“Define an interface to create an object, but let the subclasses decide which class to instantiate. The Factory method allows a class to defer instantiation to subclasses. “
The name itself gives enough information, it is enough to regard it as a real factory.
“Make sure a class has only one instance and provide a global access point to it.” “
Call a singleton an object that you configure or activate only once, such as setting your game’s graphics settings. And then you or anyone can use it directly without having to waste time in the future.
2-Structural design models
“Convert the interface from a class to another interface that customers expect. Adapter allows classes to work together that otherwise could not function due to incompatible interfaces. “
We’ve all used real adapters at some point when we couldn’t directly connect two devices together.
“Compose objects in trees to represent entire partial hierarchies. Composite allows customers to treat individual objects and object compositions uniformly. “
You wouldn’t talk to your boss the same way you would talk to your co-worker because of the hierarchy. But it would be easier if you could send them the same email without having to change anything. If only you could use the composite pattern.
- Decorator design template
“Dynamically attach additional responsibilities to an object. Decorators provide a flexible alternative to subclassing to expand functionality.
Normally decorating something will add no functionality to it. But think of it as a superhero costume that gives more power to the person wearing it (laser beams from the eyes, super strength, etc.)
“Provide a substitute or placeholder for another object to control access to it.” “
When you are a child, your proxy is by definition someone who has some sort of power over you like your parents. They control how and when people talk to you, under what circumstances, and they can basically make decisions for you. But all of this is essential to protect yourself.
3-Behavioral design models
“Wrap a query as an object, allowing you to set up clients with different queries, queue or log queries, and support rollback operations.” “
Lately, many technological devices like mice or smart lights offer you a customizable button. This gives customers more flexibility since the order is not directly attached to the button.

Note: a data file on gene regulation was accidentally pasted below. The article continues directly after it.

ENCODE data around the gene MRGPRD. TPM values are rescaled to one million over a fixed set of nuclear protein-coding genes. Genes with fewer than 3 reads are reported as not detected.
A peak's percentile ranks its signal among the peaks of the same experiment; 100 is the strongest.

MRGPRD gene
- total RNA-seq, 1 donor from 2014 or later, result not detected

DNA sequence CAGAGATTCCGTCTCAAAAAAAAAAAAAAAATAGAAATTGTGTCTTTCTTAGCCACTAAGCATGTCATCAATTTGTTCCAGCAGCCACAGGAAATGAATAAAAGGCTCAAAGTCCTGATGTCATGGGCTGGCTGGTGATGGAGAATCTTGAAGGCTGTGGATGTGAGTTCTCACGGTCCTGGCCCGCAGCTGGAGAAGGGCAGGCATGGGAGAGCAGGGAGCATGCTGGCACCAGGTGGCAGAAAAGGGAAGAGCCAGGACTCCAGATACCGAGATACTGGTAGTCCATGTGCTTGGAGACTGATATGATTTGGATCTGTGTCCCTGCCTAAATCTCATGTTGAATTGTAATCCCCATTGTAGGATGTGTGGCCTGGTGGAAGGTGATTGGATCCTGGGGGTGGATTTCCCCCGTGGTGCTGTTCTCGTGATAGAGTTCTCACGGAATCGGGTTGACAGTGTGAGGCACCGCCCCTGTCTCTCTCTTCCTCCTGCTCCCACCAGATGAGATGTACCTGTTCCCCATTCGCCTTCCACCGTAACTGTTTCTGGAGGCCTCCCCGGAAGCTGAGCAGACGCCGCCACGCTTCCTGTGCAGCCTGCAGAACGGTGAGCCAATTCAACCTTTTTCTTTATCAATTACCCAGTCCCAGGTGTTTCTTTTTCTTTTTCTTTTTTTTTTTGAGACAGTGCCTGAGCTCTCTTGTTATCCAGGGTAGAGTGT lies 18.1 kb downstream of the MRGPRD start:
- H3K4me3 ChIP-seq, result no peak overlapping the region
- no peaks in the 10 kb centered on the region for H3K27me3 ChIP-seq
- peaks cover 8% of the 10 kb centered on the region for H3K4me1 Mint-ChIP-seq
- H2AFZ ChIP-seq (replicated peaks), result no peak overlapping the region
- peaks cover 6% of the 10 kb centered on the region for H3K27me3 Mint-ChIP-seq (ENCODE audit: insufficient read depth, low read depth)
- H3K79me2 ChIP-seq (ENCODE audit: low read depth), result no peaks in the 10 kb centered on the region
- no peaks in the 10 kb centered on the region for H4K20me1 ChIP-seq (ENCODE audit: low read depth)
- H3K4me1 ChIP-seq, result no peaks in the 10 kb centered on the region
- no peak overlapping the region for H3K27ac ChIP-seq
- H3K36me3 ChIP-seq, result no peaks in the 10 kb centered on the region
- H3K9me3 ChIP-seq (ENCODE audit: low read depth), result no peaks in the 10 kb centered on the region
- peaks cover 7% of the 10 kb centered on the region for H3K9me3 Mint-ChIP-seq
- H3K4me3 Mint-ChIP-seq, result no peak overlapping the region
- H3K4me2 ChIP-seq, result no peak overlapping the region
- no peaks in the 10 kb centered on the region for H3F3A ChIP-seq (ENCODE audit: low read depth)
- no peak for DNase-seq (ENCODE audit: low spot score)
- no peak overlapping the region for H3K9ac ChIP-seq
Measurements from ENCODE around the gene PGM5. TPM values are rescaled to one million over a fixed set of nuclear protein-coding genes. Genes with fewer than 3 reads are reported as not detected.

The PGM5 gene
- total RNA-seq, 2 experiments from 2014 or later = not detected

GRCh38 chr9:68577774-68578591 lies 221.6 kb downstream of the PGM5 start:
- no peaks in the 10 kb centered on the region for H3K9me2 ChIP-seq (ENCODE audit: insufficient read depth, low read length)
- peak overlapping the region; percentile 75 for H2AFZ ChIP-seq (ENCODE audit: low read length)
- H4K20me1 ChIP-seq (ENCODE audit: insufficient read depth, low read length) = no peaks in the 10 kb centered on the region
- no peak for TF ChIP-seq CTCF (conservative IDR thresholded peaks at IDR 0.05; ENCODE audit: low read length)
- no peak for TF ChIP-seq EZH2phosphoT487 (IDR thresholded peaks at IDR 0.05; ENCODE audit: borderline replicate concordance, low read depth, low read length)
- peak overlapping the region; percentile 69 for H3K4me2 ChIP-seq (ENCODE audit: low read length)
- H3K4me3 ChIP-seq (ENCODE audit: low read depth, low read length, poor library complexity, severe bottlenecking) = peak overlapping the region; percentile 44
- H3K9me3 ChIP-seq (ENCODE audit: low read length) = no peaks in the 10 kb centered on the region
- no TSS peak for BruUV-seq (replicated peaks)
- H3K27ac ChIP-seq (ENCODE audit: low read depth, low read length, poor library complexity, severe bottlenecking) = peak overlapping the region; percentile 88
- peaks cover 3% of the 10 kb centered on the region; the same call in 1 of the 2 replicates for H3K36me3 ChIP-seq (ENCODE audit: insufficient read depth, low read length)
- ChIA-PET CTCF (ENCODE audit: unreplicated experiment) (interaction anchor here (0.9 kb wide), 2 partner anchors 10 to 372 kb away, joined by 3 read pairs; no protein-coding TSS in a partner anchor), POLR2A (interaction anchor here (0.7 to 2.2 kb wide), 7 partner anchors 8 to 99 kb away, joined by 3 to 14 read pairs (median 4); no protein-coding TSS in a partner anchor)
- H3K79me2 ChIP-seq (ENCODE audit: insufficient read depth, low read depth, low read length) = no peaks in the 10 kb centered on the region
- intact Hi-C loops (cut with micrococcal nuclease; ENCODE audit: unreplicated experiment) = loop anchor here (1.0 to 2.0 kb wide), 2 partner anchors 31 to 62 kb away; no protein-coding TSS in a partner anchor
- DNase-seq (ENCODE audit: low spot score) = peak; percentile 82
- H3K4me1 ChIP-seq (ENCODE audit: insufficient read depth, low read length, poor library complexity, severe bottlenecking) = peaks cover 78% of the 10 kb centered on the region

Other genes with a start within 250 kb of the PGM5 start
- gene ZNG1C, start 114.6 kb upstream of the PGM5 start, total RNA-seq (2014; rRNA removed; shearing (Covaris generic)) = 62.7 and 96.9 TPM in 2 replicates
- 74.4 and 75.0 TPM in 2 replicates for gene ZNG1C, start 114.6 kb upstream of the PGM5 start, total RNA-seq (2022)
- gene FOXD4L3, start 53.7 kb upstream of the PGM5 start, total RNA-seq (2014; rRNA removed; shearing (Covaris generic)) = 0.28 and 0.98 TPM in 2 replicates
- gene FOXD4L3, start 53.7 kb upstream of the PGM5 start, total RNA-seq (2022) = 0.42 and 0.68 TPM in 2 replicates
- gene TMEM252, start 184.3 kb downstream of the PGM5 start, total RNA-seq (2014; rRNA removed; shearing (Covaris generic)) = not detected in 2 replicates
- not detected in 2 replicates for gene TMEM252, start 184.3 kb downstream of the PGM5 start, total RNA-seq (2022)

“To provide a way to access the elements of an aggregated object sequentially without exposing its underlying representation.” “
When using your favorite social network, you keep scrolling down and up through the list of posts. You are browsing the list not knowing what algorithm is used to browse the posts or what exact type of data you are scrolling through. You scroll through the window regardless of what is happening in the background. This is what the iterator model is for.
“Define a family of algorithms, encapsulate each of them and make them interchangeable. The strategy allows the algorithm to vary regardless of the clients that use it. “
When you buy a pencil, you usually don’t care about its brand as long as it works and is cheap. This means that they are interchangeable for you and when you go to the market you are looking for a pencil, not a specific brand. This is the model of strategy.
“Define a one-to-many dependency between objects so that when an object changes state, all of its dependencies are notified and updated automatically.” “
Let’s say you’re expecting an important email from the manager. Once you receive it, you will need to immediately make the required changes to the codebase. You can send them an email saying “Are you going to send it now?” »Every 5 minutes. But they could and probably will be annoyed by it. The most natural way is to move on with your life and once the email is sent you will receive a notification and you can start working immediately. This is called the observer model.
Here it is. Hope this helped you. If so, feel free to do the same for the rest of the design templates.